During the question-and-answer session, de Lope mused: “A writer only writes for one person — a faceless monster with a thousand heads. The editor wants 100,000 readers and for the book to be in 1,001 stores.” Hedaya, who teaches at Tel Aviv University and the Open University, told the guests, “I teach creative writing and screen writing to people who have never written professionally. Students have either constipation or diarrhea.” She paused and smiled: “The workshop is [sometimes] dangerous to your health.”
At the April 26 Soane Foundation 20th birthday gala, honoring American architect Allan Greenberg and held at 583 Park Avenue, London-based Tim Knox, the museum’s director, told the black-tie crowd that “some in the room had chosen this party over another one — some wedding in London between some kids named William and Kate.” Greenberg, who was born in Johannesburg, South Africa, in 1938, recalled that as a young architect after two weeks of waiting in his Paris office, Le Corbusier offered him “a job working for free.” Greenberg said he could not afford to do that. So he ended up working for the great modernist Jorn Utzon in Denmark. The project: the Sydney Opera House.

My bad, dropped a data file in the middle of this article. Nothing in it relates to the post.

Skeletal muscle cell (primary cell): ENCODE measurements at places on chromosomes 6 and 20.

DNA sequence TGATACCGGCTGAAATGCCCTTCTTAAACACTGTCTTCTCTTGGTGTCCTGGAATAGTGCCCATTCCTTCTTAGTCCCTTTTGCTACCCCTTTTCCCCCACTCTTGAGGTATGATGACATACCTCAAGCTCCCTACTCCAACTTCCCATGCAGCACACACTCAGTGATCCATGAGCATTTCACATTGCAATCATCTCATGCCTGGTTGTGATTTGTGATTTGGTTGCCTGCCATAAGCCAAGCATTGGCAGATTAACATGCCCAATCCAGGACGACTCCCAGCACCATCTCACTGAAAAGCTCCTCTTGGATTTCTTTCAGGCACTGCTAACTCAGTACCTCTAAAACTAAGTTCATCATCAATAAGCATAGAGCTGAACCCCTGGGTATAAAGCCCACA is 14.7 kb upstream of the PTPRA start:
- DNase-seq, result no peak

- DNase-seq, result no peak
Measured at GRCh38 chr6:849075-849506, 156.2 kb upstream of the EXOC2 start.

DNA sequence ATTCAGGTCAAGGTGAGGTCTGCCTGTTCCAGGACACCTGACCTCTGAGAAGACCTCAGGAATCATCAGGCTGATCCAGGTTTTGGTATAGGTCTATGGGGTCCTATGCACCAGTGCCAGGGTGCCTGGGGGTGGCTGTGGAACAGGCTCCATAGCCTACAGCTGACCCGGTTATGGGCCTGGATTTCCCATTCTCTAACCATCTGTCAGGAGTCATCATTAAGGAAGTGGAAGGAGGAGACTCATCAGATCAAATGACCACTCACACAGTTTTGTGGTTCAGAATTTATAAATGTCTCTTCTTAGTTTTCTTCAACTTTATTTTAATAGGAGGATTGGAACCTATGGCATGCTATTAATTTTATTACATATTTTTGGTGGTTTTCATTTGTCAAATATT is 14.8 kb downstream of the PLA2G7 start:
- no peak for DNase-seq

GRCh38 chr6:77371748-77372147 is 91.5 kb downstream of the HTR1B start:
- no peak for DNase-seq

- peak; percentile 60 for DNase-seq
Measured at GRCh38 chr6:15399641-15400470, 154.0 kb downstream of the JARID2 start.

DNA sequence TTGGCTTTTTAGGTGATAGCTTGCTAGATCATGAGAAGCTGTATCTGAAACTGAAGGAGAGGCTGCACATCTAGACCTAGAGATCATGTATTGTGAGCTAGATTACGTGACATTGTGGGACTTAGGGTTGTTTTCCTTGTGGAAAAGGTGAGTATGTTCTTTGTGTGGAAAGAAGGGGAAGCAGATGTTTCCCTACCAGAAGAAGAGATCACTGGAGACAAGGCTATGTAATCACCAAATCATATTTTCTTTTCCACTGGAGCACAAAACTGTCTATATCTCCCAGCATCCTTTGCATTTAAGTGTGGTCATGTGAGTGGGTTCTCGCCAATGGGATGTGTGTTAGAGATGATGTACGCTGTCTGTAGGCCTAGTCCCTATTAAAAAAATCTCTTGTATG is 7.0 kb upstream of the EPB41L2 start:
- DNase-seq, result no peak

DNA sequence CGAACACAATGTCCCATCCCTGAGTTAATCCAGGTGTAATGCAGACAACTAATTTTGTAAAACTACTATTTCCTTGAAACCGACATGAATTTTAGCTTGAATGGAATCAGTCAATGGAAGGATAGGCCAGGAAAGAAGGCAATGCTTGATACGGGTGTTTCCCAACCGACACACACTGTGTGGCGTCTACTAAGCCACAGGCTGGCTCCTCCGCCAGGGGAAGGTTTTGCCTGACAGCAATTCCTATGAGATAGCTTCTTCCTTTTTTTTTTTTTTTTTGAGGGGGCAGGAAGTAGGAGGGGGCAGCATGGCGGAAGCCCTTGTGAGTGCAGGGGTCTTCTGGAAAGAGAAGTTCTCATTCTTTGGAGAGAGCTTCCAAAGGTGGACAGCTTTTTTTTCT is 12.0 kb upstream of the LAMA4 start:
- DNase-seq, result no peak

In 1983, Greenberg created the new façade of the Fifth Avenue entrance of Bergdorf Goodman. In 1985-86, he redesigned 30 antechambers and reception rooms at the U.S. Department of State, including the offices of Secretary of State George Shultz.
During our post-gala chat at his New York office-studio, Greenberg said, “Growing up in South Africa… [at the University of Witwatersrand], I had a cutting-edge education in classical and modern architecture.”
Upon hearing this, I said to him, “If you are South African, then you must be a Litvak [of Lithuanian Jewish origin].” Greenberg nodded: “My mother was from Vilna and my father from Ponary.”